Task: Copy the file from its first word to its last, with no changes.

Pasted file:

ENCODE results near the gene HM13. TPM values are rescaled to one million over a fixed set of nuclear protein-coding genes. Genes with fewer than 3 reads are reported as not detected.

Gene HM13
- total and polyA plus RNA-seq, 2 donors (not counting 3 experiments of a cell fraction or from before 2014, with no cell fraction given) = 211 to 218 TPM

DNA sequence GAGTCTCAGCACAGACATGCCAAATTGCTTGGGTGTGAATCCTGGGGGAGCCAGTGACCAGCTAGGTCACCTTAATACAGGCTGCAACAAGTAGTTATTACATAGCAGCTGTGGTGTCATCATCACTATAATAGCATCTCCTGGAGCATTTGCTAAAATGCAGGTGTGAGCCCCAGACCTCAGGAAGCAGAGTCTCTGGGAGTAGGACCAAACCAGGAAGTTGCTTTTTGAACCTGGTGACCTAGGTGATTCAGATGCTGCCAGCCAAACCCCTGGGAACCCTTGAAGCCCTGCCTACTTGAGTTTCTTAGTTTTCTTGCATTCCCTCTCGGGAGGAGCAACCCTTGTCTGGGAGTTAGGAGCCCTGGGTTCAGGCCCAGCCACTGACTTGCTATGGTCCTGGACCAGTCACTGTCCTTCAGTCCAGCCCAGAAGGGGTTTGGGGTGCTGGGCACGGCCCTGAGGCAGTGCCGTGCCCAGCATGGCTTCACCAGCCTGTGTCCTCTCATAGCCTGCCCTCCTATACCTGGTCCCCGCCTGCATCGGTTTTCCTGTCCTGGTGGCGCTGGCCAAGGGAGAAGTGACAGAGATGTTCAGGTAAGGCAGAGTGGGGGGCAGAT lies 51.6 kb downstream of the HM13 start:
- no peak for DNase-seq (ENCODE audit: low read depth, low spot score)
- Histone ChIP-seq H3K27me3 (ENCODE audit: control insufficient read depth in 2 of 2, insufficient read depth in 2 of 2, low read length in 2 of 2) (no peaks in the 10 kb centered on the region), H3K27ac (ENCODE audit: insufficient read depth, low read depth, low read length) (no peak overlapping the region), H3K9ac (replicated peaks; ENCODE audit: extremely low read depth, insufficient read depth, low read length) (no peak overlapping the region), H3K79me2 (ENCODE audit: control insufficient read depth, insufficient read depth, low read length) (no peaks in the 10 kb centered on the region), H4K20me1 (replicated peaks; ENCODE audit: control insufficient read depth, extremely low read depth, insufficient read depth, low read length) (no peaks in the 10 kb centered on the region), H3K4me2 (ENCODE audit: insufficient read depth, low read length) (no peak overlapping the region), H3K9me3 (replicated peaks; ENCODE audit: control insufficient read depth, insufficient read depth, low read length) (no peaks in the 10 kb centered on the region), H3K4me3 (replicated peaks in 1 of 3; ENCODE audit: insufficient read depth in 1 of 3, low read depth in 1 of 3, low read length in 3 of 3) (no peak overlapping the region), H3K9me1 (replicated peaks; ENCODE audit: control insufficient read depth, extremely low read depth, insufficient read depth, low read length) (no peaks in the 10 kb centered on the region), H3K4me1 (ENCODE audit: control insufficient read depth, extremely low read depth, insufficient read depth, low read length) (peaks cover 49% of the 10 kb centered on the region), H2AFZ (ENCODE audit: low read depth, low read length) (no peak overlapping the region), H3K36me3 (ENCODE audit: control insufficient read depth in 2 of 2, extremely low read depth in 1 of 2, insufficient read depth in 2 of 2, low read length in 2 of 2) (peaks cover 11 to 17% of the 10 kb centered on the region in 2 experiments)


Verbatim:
ENCODE results near the gene HM13. TPM values are rescaled to one million over a fixed set of nuclear protein-coding genes. Genes with fewer than 3 reads are reported as not detected.

Gene HM13
- total and polyA plus RNA-seq, 2 donors (not counting 3 experiments of a cell fraction or from before 2014, with no cell fraction given) = 211 to 218 TPM

DNA sequence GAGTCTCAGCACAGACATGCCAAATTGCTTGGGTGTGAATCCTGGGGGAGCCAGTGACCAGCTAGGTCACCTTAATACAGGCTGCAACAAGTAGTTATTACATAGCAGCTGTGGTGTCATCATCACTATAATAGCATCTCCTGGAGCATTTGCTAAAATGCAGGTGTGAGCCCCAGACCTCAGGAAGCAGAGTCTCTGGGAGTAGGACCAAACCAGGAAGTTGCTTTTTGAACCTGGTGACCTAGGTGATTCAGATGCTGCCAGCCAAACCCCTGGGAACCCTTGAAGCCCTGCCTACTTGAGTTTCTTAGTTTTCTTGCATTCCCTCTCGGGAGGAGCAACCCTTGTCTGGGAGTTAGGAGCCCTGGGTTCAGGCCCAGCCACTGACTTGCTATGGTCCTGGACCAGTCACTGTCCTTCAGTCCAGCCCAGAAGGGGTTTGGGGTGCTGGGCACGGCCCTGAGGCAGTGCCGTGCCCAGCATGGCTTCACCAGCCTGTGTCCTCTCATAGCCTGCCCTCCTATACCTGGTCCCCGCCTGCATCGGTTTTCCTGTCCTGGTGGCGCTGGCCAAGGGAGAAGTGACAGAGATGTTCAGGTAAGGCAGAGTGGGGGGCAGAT lies 51.6 kb downstream of the HM13 start:
- no peak for DNase-seq (ENCODE audit: low read depth, low spot score)
- Histone ChIP-seq H3K27me3 (ENCODE audit: control insufficient read depth in 2 of 2, insufficient read depth in 2 of 2, low read length in 2 of 2) (no peaks in the 10 kb centered on the region), H3K27ac (ENCODE audit: insufficient read depth, low read depth, low read length) (no peak overlapping the region), H3K9ac (replicated peaks; ENCODE audit: extremely low read depth, insufficient read depth, low read length) (no peak overlapping the region), H3K79me2 (ENCODE audit: control insufficient read depth, insufficient read depth, low read length) (no peaks in the 10 kb centered on the region), H4K20me1 (replicated peaks; ENCODE audit: control insufficient read depth, extremely low read depth, insufficient read depth, low read length) (no peaks in the 10 kb centered on the region), H3K4me2 (ENCODE audit: insufficient read depth, low read length) (no peak overlapping the region), H3K9me3 (replicated peaks; ENCODE audit: control insufficient read depth, insufficient read depth, low read length) (no peaks in the 10 kb centered on the region), H3K4me3 (replicated peaks in 1 of 3; ENCODE audit: insufficient read depth in 1 of 3, low read depth in 1 of 3, low read length in 3 of 3) (no peak overlapping the region), H3K9me1 (replicated peaks; ENCODE audit: control insufficient read depth, extremely low read depth, insufficient read depth, low read length) (no peaks in the 10 kb centered on the region), H3K4me1 (ENCODE audit: control insufficient read depth, extremely low read depth, insufficient read depth, low read length) (peaks cover 49% of the 10 kb centered on the region), H2AFZ (ENCODE audit: low read depth, low read length) (no peak overlapping the region), H3K36me3 (ENCODE audit: control insufficient read depth in 2 of 2, extremely low read depth in 1 of 2, insufficient read depth in 2 of 2, low read length in 2 of 2) (peaks cover 11 to 17% of the 10 kb centered on the region in 2 experiments)